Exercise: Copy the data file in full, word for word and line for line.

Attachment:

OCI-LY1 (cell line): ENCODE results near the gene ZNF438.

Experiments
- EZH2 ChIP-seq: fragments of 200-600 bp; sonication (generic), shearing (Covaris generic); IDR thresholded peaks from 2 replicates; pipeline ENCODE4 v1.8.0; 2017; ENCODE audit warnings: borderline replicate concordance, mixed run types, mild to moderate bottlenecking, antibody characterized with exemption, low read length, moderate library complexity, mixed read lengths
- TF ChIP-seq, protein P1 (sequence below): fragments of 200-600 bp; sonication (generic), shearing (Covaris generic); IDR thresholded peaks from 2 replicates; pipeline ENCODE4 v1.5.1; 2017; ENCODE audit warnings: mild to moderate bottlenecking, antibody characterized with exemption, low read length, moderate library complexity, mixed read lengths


OCI-LY1 (cell line): ENCODE results near the gene ZNF438.

Experiments
- EZH2 ChIP-seq: fragments of 200-600 bp; sonication (generic), shearing (Covaris generic); IDR thresholded peaks from 2 replicates; pipeline ENCODE4 v1.8.0; 2017; ENCODE audit warnings: borderline replicate concordance, mixed run types, mild to moderate bottlenecking, antibody characterized with exemption, low read length, moderate library complexity, mixed read lengths
- TF ChIP-seq, protein P1 (sequence below): fragments of 200-600 bp; sonication (generic), shearing (Covaris generic); IDR thresholded peaks from 2 replicates; pipeline ENCODE4 v1.5.1; 2017; ENCODE audit warnings: mild to moderate bottlenecking, antibody characterized with exemption, low read length, moderate library complexity, mixed read lengths